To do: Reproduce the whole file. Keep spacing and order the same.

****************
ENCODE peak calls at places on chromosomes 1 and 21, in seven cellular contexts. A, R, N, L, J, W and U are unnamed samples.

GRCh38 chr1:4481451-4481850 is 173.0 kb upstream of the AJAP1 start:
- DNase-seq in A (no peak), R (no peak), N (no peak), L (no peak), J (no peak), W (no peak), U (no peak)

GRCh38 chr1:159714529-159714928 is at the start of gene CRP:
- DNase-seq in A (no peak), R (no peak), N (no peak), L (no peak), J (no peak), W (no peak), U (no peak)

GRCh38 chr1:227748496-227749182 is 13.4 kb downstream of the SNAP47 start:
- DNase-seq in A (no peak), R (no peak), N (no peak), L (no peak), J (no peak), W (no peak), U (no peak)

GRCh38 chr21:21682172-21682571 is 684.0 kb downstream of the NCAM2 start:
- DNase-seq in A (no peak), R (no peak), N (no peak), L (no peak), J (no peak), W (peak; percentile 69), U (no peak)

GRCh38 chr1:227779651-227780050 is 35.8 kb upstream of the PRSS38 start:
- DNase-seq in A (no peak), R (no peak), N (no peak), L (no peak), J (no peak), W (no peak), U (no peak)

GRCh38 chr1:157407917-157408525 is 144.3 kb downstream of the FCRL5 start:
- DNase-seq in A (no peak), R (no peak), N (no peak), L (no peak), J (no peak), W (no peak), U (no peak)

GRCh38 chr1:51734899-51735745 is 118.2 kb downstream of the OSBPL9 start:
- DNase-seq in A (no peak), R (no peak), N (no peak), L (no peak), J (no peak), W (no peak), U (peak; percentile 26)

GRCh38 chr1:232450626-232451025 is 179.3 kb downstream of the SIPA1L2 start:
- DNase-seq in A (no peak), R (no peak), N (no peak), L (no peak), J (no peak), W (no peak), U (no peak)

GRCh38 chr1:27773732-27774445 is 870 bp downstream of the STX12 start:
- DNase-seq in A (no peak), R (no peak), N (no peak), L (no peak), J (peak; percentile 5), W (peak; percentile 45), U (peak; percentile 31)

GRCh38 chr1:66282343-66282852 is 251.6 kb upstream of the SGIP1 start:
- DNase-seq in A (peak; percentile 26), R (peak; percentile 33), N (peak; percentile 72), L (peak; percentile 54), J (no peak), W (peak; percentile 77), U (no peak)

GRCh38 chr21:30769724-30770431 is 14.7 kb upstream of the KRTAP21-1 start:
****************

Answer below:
ENCODE peak calls at places on chromosomes 1 and 21, in seven cellular contexts. A, R, N, L, J, W and U are unnamed samples.

GRCh38 chr1:4481451-4481850 is 173.0 kb upstream of the AJAP1 start:
- DNase-seq in A (no peak), R (no peak), N (no peak), L (no peak), J (no peak), W (no peak), U (no peak)

GRCh38 chr1:159714529-159714928 is at the start of gene CRP:
- DNase-seq in A (no peak), R (no peak), N (no peak), L (no peak), J (no peak), W (no peak), U (no peak)

GRCh38 chr1:227748496-227749182 is 13.4 kb downstream of the SNAP47 start:
- DNase-seq in A (no peak), R (no peak), N (no peak), L (no peak), J (no peak), W (no peak), U (no peak)

GRCh38 chr21:21682172-21682571 is 684.0 kb downstream of the NCAM2 start:
- DNase-seq in A (no peak), R (no peak), N (no peak), L (no peak), J (no peak), W (peak; percentile 69), U (no peak)

GRCh38 chr1:227779651-227780050 is 35.8 kb upstream of the PRSS38 start:
- DNase-seq in A (no peak), R (no peak), N (no peak), L (no peak), J (no peak), W (no peak), U (no peak)

GRCh38 chr1:157407917-157408525 is 144.3 kb downstream of the FCRL5 start:
- DNase-seq in A (no peak), R (no peak), N (no peak), L (no peak), J (no peak), W (no peak), U (no peak)

GRCh38 chr1:51734899-51735745 is 118.2 kb downstream of the OSBPL9 start:
- DNase-seq in A (no peak), R (no peak), N (no peak), L (no peak), J (no peak), W (no peak), U (peak; percentile 26)

GRCh38 chr1:232450626-232451025 is 179.3 kb downstream of the SIPA1L2 start:
- DNase-seq in A (no peak), R (no peak), N (no peak), L (no peak), J (no peak), W (no peak), U (no peak)

GRCh38 chr1:27773732-27774445 is 870 bp downstream of the STX12 start:
- DNase-seq in A (no peak), R (no peak), N (no peak), L (no peak), J (peak; percentile 5), W (peak; percentile 45), U (peak; percentile 31)

GRCh38 chr1:66282343-66282852 is 251.6 kb upstream of the SGIP1 start:
- DNase-seq in A (peak; percentile 26), R (peak; percentile 33), N (peak; percentile 72), L (peak; percentile 54), J (no peak), W (peak; percentile 77), U (no peak)

GRCh38 chr21:30769724-30770431 is 14.7 kb upstream of the KRTAP21-1 start: